Open letter to His Excellency, the President of the Republic of Uganda

Your Excellency, How is it possible that the People’s Representatives in Parliament can approve mid-term access to Social Security Funds, and then you refuse

Your Excellency,

How is it possible that the People’s Representatives in Parliament can approve mid-term access to Social Security Funds, and then you refuse to sign the same, just like that?

It seems life is just a journey of “unfairness.” I compare this to a house help which is made to cook food, serve the masters, and only wait to eat after the masters (and their visitors) have had their fill. The right thing would be to serve the masters and the house help at the same time. The act of making someone wait as others are having their stomachs full is unfair to any hungry soul.

And so is being forced to put aside some of your money (NSSF savings), but fail to access it when you most need it. With Uganda’s short life expectancy, it makes sense (from every perspective) to let people access part of their Social Security savings, once they hit the age of 40. Access to social security savings would help them refocus and invest in things they hold dear since, at that age, they have matured and defined their purpose clearly. The rest of the funds can be accessed by the age of 60!

Please find below, the political decisions I have failed to understand.

  1. How can people who don’t own the money (NSSF savings), decide how and when to use it? In law, there are terms called “lawful,” “unlawful,” and “law of reason.” Where the law is archaic and out of touch with the current reality, the courts, (or the highest court of the land), must use the law of reason to outlaw it or get it mended.
  2. How can the owner of the property (read money) be let to die when it is just there, but s/he cannot be allowed to use it? Politics, (which I have recently learned from you, Your Excellency means ‘The Management of Society,’) is indeed very sophisticated.

To me, other than security, you should ideally accept the decisions of Parliament, (100% of the time), since it is a direct depiction of the people they represent.

But in this case, the owners of the NSSF funds, are the workers (as per the NSSF act). They have religiously been saving in the hope that they would access their money when they most need it.

And indeed, if NSSF plans to transform into a commercial bank and run competitively, it must start preparing its resilience by allowing people (who need) to access their funds as and when they need it.

Hear the cries of the workers. Many are breadwinners for prominent families and communities in the villages. In this Coronavirus times, people need salvage. Everywhere one looks, they need help.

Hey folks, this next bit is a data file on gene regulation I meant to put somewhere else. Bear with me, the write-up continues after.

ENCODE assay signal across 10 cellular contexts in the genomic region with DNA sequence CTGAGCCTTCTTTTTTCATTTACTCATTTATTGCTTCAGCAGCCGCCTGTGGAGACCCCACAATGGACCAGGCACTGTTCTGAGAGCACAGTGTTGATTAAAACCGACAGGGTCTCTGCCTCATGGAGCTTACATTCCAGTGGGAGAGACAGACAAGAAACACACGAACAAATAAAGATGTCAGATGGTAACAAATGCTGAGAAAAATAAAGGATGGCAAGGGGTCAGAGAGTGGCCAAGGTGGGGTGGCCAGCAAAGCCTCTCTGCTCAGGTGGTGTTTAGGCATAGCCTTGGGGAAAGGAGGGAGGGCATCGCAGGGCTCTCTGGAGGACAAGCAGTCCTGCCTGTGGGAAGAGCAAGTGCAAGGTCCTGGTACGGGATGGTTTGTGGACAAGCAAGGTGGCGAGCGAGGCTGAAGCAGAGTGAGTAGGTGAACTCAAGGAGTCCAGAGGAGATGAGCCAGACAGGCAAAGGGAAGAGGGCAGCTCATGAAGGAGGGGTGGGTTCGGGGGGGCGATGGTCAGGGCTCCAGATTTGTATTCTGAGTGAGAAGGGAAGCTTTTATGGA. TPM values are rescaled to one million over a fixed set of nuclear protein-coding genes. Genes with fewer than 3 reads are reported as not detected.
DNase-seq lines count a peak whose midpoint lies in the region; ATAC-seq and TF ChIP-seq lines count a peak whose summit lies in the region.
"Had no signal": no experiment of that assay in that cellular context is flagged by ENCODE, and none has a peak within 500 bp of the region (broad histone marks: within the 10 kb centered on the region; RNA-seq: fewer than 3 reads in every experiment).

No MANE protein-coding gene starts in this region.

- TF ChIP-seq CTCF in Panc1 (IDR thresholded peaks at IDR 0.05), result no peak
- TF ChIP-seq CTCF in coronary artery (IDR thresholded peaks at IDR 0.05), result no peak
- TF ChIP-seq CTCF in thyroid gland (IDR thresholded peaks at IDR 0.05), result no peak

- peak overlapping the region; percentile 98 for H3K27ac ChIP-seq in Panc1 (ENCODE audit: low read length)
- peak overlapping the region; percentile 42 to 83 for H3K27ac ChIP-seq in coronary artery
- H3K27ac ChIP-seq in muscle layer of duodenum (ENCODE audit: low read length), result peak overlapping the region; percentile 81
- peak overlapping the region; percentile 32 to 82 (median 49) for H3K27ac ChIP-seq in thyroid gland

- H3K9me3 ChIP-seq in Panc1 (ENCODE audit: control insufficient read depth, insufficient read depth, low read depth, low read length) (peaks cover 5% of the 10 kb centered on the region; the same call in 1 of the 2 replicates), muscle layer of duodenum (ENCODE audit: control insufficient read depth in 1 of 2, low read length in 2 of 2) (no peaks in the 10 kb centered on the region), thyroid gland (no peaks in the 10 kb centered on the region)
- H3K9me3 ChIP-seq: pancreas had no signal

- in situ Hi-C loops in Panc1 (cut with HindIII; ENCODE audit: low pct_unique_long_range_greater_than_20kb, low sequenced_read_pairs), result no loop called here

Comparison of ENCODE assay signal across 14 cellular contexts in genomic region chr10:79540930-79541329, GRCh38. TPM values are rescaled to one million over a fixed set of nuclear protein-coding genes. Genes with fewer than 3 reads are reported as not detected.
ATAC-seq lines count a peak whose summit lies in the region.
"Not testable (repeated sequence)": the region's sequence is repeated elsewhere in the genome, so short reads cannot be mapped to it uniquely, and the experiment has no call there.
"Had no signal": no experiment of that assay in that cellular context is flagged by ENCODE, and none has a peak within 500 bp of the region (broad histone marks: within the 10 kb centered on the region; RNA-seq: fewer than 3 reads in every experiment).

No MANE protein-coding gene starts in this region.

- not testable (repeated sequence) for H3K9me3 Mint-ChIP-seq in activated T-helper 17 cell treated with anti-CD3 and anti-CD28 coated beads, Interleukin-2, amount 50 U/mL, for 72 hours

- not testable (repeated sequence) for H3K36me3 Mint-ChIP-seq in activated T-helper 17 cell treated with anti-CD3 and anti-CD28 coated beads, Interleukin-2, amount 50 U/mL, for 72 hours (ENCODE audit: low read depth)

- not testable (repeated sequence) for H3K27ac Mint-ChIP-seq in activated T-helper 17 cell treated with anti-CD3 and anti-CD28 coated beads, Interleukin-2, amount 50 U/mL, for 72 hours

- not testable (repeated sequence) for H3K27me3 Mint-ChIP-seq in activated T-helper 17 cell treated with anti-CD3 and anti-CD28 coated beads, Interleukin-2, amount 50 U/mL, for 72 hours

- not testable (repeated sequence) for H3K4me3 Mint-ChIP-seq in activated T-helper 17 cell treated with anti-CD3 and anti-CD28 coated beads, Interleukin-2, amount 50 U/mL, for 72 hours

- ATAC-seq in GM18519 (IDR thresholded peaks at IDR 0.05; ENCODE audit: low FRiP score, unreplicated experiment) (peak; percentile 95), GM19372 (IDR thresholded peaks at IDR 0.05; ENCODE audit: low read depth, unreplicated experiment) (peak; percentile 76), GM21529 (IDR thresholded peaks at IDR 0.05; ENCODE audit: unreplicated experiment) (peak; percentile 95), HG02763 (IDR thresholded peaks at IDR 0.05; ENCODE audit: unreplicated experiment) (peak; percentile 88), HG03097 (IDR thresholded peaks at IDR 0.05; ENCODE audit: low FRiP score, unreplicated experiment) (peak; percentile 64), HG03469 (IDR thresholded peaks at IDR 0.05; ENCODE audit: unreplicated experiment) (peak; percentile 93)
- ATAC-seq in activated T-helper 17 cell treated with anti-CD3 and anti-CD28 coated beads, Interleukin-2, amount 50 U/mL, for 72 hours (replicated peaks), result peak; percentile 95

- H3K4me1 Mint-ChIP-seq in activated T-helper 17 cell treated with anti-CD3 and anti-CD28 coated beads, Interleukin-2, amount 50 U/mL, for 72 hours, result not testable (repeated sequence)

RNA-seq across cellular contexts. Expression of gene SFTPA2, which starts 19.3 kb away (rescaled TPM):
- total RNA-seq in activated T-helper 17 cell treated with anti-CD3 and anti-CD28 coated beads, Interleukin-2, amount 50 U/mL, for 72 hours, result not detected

When I did an analysis of NSSF’s ability to pay, see here, My take on the proposal to require NSSF to pay 20% to members it was clear that ‘the savers who make up 88.9% of NSSF membership control just 8% of the Fund’s Value. These are the people most affected by the COVID19 and hold just Ugx. 1 Trillion. A payout of 20% of their savings to them would not affect the economy and the Fund.

On the contrary, such a move would stimulate sufficient demand, especially for agricultural products, since the most significant expense is food, which is produced locally. The Ugandan farmers would be happy. The affected members would be happy too. And the economy would benefit due to the increased consumption of local products.’

During the election years, Uganda’s key economic parameters are affected by politics. Explicitly, the Treasury Bill rate increases as the Bank of Uganda borrows from the public. This attracts investments (by Commercial Banks) in Treasury Bills as assets. Lending to the private sector (at a very high price/interest rate) would consequently lead be a default recipe.

This year the economy has been hit by Coronavirus. And when you add the looming impact of the elections, much money will leave the cities and head to the villages (to people who prefer to keep it instead of consuming it). This will affect the health of the economy as SMEs will fail to operate fully due to a lack of working capital.

Banks, too, will be affected, and this could lead to worsening their “Asset Quality.” However, if you allowed mid-term access to the savings, it would help even things up, and spur consumption and offer the much-needed liquidity to push the private sector forward.

Times are tough indeed. Many people have lost their jobs. Others are having their loans overdue. Others cannot afford to pay rent or buy food. Many are struggling with medical bills. And many others cannot afford to pay for utilities like electricity and water at home! That is how bad it can get—having a UMEME connection but cannot make use of it due to the loss of a job.

Yet, many of these people have savings in NSSF and are aged circa 40 to 50! Without money in Kampala, your Excellency, it isn’t easy to even survive for a day.

When someone has a government job, where they get paid whether they come to work or not,  a free car and fuel, and all basics, they quickly get out of touch with reality and think that life is so easy because, to them, someone can’t fail to make Ugx 2000 per day to live by. On the contrary, the reality is, Your Excellency, it is typical for a 40-year-old who has just lost a job in Kampala, supporting a family of 5 people to fail to find Ugx 10,000 to buy a meal for his family.

Your Excellency, thanks for the face masks. Thanks for the food distribution. Thanks for the security. But there is nothing as exhausting as waiting for food relief, and no one shows up just because there is no communicated program and criteria!

I could go on and on. But Your Excellency has not timed for rumblings.  I write to you on behalf of so many workers requesting you approve mid-term access to workers’ money (NSSF savings).

For God and My Country.

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